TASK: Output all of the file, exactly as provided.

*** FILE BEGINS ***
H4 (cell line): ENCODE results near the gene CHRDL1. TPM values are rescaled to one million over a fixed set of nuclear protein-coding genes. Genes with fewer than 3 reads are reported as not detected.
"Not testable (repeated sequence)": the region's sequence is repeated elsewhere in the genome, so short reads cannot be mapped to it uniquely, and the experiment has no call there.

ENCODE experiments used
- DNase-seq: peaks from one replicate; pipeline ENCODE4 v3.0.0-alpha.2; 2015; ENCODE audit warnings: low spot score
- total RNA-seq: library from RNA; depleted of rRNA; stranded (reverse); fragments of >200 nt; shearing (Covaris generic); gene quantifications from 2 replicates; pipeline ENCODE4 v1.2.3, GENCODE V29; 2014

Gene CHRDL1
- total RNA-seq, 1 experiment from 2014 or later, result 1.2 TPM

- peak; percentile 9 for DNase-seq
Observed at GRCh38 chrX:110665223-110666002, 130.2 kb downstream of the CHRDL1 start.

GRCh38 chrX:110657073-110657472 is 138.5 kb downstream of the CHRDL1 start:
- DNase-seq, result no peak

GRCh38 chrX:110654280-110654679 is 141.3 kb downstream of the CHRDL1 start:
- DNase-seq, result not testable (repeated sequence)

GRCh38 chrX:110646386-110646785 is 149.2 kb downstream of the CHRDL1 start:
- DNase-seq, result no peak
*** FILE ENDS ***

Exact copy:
H4 (cell line): ENCODE results near the gene CHRDL1. TPM values are rescaled to one million over a fixed set of nuclear protein-coding genes. Genes with fewer than 3 reads are reported as not detected.
"Not testable (repeated sequence)": the region's sequence is repeated elsewhere in the genome, so short reads cannot be mapped to it uniquely, and the experiment has no call there.

ENCODE experiments used
- DNase-seq: peaks from one replicate; pipeline ENCODE4 v3.0.0-alpha.2; 2015; ENCODE audit warnings: low spot score
- total RNA-seq: library from RNA; depleted of rRNA; stranded (reverse); fragments of >200 nt; shearing (Covaris generic); gene quantifications from 2 replicates; pipeline ENCODE4 v1.2.3, GENCODE V29; 2014

Gene CHRDL1
- total RNA-seq, 1 experiment from 2014 or later, result 1.2 TPM

- peak; percentile 9 for DNase-seq
Observed at GRCh38 chrX:110665223-110666002, 130.2 kb downstream of the CHRDL1 start.

GRCh38 chrX:110657073-110657472 is 138.5 kb downstream of the CHRDL1 start:
- DNase-seq, result no peak

GRCh38 chrX:110654280-110654679 is 141.3 kb downstream of the CHRDL1 start:
- DNase-seq, result not testable (repeated sequence)

GRCh38 chrX:110646386-110646785 is 149.2 kb downstream of the CHRDL1 start:
- DNase-seq, result no peak